Last Tuesday a year-long investigation came to a climax when the Intellectual Property Crime Unit of the Cypriot Police teamed up with the Cybercrime Division of the Greek Police, the Dutch Fiscal Investigative and Intelligence Service (FIOD), the Cybercrime Unit of the Bulgarian Police, Europol’s Intellectual Property Crime Coordinated Coalition (IPC³), and the Audiovisual Anti-Piracy Alliance (AAPA), to raid a ‘pirate’ TV operation.
Official information didn’t become freely available until later in the week but across Cyprus, Bulgaria and Greece there were at least 17 house searches and individuals aged 43, 44, and 53 were arrested in Cyprus and remanded in custody for seven days.
According to Europol, the IPTV operation was considerable, offering 1,200 channels to as many as 500,000 subscribers around the world. Although early financial estimates in cases like these are best taken with a grain of salt, latest claims suggest revenues of five million euros a month, 60 million euros per year.
As previously reported, so-called ‘front servers’ (servers designed to hide the main servers’ true location) were discovered in the Netherlands. Additionally, it’s now being reported by Cypriot media that nine suspects from an unnamed Internet service provider housing the servers were arrested and taken in for questioning. But the intrigue doesn’t stop there.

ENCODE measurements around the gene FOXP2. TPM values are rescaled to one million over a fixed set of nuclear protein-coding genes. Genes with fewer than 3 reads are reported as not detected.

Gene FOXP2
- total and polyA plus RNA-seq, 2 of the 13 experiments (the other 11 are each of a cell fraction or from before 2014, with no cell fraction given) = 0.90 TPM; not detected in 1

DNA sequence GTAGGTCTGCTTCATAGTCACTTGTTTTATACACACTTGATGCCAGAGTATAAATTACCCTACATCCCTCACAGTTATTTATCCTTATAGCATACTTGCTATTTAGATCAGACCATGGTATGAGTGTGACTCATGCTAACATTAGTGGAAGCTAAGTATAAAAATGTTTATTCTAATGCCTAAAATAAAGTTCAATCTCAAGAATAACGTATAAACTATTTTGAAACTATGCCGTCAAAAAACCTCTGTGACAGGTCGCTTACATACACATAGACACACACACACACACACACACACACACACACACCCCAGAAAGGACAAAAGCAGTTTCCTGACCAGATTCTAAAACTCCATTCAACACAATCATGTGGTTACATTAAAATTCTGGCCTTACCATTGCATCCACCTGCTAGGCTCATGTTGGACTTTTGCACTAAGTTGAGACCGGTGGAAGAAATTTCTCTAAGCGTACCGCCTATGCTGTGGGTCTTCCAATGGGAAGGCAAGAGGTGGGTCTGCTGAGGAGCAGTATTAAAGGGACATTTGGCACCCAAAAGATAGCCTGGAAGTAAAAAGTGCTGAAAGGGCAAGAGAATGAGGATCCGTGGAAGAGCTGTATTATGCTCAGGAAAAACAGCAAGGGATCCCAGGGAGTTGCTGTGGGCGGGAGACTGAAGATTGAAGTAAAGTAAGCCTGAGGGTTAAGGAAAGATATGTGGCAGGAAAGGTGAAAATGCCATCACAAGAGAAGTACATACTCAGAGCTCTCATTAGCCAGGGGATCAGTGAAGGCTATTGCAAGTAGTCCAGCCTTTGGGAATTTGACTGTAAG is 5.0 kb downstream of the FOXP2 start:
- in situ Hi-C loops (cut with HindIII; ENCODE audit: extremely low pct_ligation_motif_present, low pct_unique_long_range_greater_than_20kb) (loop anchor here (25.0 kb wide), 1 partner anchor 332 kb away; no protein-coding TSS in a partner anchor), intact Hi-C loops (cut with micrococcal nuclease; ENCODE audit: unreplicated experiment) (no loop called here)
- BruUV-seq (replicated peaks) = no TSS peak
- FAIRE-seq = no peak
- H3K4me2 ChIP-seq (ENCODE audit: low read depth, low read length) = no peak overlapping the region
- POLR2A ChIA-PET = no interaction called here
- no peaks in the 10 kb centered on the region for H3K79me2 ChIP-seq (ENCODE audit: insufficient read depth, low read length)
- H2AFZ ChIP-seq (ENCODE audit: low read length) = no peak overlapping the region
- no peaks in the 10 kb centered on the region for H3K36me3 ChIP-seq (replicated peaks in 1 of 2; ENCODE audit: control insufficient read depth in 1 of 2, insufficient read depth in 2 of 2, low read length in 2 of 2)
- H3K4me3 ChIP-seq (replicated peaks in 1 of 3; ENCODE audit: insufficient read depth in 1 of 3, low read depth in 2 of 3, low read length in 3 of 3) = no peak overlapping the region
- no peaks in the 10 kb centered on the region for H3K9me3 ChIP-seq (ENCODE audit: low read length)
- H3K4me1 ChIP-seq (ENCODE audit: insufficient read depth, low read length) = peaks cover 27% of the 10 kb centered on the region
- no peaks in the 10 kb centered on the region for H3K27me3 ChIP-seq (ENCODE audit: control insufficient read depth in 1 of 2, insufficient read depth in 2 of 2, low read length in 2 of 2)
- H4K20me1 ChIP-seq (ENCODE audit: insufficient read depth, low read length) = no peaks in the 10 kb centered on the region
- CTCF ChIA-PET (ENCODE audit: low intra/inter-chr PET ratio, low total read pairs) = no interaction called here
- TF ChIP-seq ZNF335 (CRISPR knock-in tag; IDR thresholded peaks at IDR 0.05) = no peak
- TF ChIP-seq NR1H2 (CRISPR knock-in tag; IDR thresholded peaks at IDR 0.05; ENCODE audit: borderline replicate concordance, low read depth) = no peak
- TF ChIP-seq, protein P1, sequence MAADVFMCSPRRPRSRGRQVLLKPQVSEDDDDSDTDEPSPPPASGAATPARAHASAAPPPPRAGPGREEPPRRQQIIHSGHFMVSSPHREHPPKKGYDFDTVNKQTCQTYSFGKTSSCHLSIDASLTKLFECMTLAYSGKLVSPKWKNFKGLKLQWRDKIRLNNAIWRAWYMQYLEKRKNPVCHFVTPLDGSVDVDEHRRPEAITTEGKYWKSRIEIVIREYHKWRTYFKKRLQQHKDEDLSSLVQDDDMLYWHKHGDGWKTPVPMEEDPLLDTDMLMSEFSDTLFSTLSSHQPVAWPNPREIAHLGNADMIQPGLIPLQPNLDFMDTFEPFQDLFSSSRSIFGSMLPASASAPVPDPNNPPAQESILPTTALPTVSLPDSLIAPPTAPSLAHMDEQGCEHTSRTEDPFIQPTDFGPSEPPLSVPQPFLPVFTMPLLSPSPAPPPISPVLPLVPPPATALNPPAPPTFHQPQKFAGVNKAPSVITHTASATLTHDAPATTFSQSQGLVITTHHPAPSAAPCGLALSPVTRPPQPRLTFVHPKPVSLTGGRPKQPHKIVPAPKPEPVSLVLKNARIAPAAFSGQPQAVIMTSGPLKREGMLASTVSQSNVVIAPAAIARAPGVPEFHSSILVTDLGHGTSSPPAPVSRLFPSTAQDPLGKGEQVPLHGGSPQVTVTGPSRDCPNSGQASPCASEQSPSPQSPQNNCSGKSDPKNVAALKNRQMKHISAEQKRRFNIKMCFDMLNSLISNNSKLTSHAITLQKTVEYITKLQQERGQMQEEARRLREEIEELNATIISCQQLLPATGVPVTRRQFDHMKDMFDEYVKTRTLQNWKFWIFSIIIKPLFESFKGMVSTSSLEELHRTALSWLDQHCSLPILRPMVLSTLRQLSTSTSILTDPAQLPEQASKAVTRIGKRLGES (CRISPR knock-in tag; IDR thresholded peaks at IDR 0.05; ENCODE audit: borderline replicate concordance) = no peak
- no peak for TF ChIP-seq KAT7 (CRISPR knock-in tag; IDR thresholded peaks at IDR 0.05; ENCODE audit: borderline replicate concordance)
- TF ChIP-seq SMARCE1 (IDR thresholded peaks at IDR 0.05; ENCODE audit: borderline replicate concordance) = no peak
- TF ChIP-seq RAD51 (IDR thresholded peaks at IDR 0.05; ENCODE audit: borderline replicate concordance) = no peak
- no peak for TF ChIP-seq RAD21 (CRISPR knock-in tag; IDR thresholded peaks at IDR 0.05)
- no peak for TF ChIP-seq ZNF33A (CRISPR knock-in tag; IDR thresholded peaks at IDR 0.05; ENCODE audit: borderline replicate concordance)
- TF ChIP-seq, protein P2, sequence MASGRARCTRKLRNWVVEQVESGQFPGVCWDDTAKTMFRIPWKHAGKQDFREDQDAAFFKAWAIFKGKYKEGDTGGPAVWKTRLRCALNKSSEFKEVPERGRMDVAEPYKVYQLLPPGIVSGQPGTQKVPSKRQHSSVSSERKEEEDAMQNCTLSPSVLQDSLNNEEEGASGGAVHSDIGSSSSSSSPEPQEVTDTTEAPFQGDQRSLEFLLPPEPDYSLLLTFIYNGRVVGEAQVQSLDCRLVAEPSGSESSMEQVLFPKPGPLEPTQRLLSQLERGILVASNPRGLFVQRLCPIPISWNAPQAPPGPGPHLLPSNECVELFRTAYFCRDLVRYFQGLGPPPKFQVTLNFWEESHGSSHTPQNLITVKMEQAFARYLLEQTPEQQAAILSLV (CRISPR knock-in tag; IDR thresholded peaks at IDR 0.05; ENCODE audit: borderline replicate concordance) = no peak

Well in advance of Europol’s statement late last week, TorrentFreak was informed by a source that police in Bulgaria had targeted a specific ISP called MegaByte Internet, located in the small town of Petrich. After returning online after a day’s downtime, the ISP responded to some of our questions, detailed in our earlier interview.
“We were informed by the police that some of our clients in Petrich and Sofia were using our service for illegal streaming and actions,” a company spokesperson said.
“Of course, we were not able to know this because our services are unmanaged and root access [to servers] is given to our clients. For this reason any client and anyone that uses our services are responsible for their own actions.”
Other questions went unanswered but yesterday fresh information coming out of Cyprus certainly helped to fill in the gaps – and then some.
Philenews reports that a total of 140 servers were seized in Bulgaria – 60 from the headquarters of MegaByte Internet and four other custom locations, and 80 from two other locations in the Bulgarian capital, Sofia. (This information is contested by MegaByte Internet, see update below)
At least as far as locations go, this ties in with a statement provided by MegaByte to TF last week which claimed that some of its equipment was seized from Telepoint, Bulgaria’s biggest datacenter.
The investigation continues.
Update: A spokesperson for MegaByte Internet says that no servers were taken from their offices, only from the Telepoint datacenter in Sofia where 70 servers were seized.